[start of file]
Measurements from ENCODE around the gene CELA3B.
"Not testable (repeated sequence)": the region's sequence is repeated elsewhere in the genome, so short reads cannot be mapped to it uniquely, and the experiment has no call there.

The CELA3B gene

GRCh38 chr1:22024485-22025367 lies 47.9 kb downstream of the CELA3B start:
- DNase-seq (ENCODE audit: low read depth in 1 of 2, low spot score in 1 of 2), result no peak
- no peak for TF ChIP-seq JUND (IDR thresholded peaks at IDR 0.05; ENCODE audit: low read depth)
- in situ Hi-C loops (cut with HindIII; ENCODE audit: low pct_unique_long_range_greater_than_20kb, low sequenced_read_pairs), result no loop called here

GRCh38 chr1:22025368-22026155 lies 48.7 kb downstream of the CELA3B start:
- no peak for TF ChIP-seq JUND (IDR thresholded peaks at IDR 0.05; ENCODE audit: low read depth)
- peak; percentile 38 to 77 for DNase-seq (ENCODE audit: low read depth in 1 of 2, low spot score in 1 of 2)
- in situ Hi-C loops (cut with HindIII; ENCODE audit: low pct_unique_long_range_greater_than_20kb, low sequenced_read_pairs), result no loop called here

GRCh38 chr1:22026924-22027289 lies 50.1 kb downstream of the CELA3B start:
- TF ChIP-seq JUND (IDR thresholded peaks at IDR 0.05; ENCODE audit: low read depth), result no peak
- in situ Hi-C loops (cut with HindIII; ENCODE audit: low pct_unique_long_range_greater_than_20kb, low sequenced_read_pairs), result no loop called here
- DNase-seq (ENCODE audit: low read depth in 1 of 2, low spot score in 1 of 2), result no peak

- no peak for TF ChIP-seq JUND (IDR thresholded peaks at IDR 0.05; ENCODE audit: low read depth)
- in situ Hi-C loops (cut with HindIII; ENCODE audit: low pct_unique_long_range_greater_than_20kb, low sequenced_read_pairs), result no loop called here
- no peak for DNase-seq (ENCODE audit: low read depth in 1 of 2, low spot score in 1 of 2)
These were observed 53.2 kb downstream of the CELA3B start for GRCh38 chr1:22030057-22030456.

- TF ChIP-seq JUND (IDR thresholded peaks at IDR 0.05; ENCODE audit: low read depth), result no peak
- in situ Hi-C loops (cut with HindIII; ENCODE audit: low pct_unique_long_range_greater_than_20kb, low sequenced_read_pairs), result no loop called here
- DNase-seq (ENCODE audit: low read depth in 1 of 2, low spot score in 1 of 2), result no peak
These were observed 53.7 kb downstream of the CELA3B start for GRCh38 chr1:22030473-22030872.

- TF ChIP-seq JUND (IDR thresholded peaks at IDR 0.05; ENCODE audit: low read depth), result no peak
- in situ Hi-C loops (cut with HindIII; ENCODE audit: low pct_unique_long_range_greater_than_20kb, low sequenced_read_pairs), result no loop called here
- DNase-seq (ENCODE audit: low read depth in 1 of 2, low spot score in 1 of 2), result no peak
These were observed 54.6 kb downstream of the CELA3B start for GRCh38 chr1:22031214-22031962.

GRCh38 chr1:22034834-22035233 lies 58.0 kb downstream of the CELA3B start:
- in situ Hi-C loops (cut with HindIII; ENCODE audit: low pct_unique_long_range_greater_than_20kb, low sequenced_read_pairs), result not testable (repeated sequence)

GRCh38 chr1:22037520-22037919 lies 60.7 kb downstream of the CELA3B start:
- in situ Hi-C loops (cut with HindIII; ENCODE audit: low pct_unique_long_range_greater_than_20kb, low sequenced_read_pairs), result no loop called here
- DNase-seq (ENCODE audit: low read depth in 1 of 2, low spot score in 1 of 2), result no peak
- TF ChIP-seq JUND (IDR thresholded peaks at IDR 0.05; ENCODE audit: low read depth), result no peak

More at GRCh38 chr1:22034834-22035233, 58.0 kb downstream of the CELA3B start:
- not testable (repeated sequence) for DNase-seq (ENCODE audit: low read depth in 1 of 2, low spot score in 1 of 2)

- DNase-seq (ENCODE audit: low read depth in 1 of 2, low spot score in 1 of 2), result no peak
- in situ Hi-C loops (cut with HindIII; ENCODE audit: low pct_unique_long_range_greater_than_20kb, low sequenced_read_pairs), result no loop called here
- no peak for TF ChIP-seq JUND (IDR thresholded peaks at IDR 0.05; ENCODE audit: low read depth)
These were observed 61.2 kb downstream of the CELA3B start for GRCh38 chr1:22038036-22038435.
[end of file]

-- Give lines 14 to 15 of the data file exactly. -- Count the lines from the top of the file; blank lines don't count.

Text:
- in situ Hi-C loops (cut with HindIII; ENCODE audit: low pct_unique_long_range_greater_than_20kb, low sequenced_read_pairs), result no loop called here
- DNase-seq (ENCODE audit: low read depth in 1 of 2, low spot score in 1 of 2), result no peak